House of Representatives Practice, 6th edition – HTML version

3 - Elections and the electoral system

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Number of Members

The Constitution determines the composition of the House of Representatives and provides that it shall consist of Members directly chosen by the people of the Commonwealth and that the number of Members representing the States shall be, as nearly as practicable, twice the number of Senators representing the States. The number of Members in each State shall be proportionate to the populations of the respective States. The manner in which the number is determined, although set down in the Constitution, was a matter in respect of which the Parliament could legislate, and it has subsequently done so.[31]

A list showing the number of Members of the House of Representatives in each Parliament since 1901 is shown at Appendix 11.

At the 2010 general election representation of the States and Territories was:

New South Wales

48

Victoria

37

Queensland

30

Western Australia

15

South Australia

11

Tasmania

5

Australian Capital Territory

2

Northern Territory

2

150

Territorial representation

The Parliament may admit new States to the Commonwealth or establish new States, and may determine the extent of representation of new States in either House.[32] The Parliament may also make laws for the government of any Commonwealth Territory and determine the extent and terms of representation of any such Territory in either House.[33] Thus, the Parliament has determined that the Australian Capital Territory and the Northern Territory shall be represented in both the House of Representatives and the Senate.[34]

The Commonwealth Electoral Act provides for Territories to be represented in proportion to their populations, population quotas being determined in the same manner as for the original States, subject to provisos that:

  • the Australian Capital Territory and the Northern Territory each have at least one Member; and
  • any other external Commonwealth Territory be entitled to separate representation only if its population exceeds one half of a quota; until so entitled the Territories of Cocos (Keeling) Islands and Christmas Island continue to be included in the electoral division of the Northern Territory.[35]

The Territory of Norfolk Island is not represented. However, Norfolk Islanders are entitled to be enrolled in a State or Territory subdivision.[36]

In 2004 the Commonwealth Electoral Act was amended to set aside a determination under section 48 of the Act which had specified one Member for the Northern Territory at the next election, and to provide that the prior determination (specifying two Members) should apply.[37] The amendments also made provision for the Electoral Commissioner to allow for the effect of statistical error in respect of the population count of the territory concerned, before making a determination resulting in a reduction in the representation of the Australian Capital Territory or the Northern Territory.[38]

The growth of the House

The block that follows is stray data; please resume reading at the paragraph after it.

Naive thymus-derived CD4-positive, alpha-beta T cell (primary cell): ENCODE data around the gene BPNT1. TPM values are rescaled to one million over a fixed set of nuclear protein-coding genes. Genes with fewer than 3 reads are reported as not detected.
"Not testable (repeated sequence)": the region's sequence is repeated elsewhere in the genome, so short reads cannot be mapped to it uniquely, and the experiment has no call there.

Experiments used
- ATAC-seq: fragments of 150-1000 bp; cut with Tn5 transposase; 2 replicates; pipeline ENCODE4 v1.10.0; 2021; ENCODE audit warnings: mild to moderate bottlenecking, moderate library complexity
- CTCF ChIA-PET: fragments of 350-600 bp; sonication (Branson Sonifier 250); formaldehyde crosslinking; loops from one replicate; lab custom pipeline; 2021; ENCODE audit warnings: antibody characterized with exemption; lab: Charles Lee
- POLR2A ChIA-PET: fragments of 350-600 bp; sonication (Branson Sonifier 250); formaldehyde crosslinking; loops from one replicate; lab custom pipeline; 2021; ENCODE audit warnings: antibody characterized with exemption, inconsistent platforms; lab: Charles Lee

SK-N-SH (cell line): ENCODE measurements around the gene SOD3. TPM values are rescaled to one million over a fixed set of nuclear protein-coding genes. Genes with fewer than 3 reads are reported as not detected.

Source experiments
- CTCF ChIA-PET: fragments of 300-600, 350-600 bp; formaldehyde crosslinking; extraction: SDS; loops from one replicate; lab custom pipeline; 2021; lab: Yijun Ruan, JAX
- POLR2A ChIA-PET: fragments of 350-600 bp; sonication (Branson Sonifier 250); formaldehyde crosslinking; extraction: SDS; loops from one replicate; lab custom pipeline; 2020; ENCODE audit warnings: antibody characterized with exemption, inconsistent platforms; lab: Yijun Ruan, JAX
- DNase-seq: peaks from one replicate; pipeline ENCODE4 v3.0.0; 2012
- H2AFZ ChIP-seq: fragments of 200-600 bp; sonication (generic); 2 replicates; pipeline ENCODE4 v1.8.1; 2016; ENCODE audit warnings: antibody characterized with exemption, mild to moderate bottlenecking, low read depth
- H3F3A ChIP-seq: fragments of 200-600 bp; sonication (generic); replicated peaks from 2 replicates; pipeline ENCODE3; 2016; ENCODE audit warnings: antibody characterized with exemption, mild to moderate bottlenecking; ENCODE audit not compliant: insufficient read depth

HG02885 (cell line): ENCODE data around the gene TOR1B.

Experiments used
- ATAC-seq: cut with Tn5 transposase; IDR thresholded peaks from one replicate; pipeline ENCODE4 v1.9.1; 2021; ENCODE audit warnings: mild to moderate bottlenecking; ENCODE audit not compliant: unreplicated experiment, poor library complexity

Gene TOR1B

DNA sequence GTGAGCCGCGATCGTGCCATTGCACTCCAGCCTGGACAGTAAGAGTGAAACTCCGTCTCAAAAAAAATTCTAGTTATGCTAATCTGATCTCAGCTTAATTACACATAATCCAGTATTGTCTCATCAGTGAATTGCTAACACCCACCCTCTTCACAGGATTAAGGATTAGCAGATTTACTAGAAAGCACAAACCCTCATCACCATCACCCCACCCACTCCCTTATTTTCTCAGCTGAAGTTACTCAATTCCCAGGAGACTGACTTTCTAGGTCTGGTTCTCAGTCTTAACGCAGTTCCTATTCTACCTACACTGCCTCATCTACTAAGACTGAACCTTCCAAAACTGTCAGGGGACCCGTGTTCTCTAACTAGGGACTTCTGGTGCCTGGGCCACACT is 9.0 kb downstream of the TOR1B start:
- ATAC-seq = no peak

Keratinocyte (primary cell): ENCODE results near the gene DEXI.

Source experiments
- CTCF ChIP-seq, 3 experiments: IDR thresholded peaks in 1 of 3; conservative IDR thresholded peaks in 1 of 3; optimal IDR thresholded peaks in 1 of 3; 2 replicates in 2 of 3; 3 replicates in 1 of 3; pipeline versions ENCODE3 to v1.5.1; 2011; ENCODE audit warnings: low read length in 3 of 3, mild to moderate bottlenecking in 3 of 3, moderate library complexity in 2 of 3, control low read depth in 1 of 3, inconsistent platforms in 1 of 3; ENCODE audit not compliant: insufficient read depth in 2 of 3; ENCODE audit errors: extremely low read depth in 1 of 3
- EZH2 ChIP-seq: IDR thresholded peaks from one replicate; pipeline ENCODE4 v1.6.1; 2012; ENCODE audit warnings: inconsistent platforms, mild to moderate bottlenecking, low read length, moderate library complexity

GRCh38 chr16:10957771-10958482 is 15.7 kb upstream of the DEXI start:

Appendix 11 shows the number of Members of the House of Representatives and the representation of each State and Territory for each Parliament since 1901. Significant variation in membership has occurred as follows:

  • In 1949 the membership of the House increased from 75 to 123 following legislation increasing the number of Senators from six to 10 for each original State.[39]
  • In 1977 the High Court ruling in McKellar’s case invalidated the formula then being used for allocating Members to the States in proportion to their populations,[40] and consequently the number of Members, which had reached 127 during 1974–75, was reduced to 124 for the ensuing Parliament.
  • In 1984 the membership of the House increased from 125 to 148 following legislation increasing the number of Senators to 12 for each original State.[41]
  • Redistributions increased the number of Members to 150 from the 2001 general election.

In both 1949 and 1984 a major reason given for the enlargement of the House was the increase in the number of people to be represented.

Table 3.1 Ratio of electors to Members

Year of election

Electors

Members

Average number of electors per Member

1901

907 658

75

12 102

1946

4 744 017

75

63 254

1949

4 913 654

123

39 948

1983

9 373 580

125

74 989

1984

9 866 266

148

66 664

2001

12 636 631

150

84 244

2010

14 088 260

150

93 922


31. Constitution, s. 24; Representation Act 1905 (repealed). The provisions are now in the Commonwealth Electoral Act—see ‘Determination of divisions’ at p. 87.
32. Constitution, s. 121.
33. Constitution, s. 122.
34. For a description of former provisions for the representation of the Australian Capital Territory and the Northern Territory and limitations on Members representing the Territories in earlier years see pages 168–9 of the second edition.
35. Commonwealth Electoral Act 1918, s. 48, as amended by Electoral and Referendum Amendment Act 1989.
36. Commonwealth Electoral Act 1918, s. 95AA.
37. Commonwealth Electoral Act 1918, s. 48A, inserted by the Commonwealth Electoral Amendment (Representation in the House of Representatives) Act 2004.
38. Commonwealth Electoral Act 1918, s. 48.
39. Representation Act 1948.
40. Attorney-General (NSW); Ex rel. McKellar v. Commonwealth (1977) 139 CLR 527. The invalidated formula, introduced by the Representation Act 1964, had involved rounding up, instead of rounding to the nearest integer. In this ruling the High Court also upheld the validity of provisions of the Representation Act 1973 which provided that the four Territory Senate places created in 1974 could not be included for the purpose of calculating the number of Members of the House under the ‘nexus’ provision of the Constitution.
41. Representation Act 1983.

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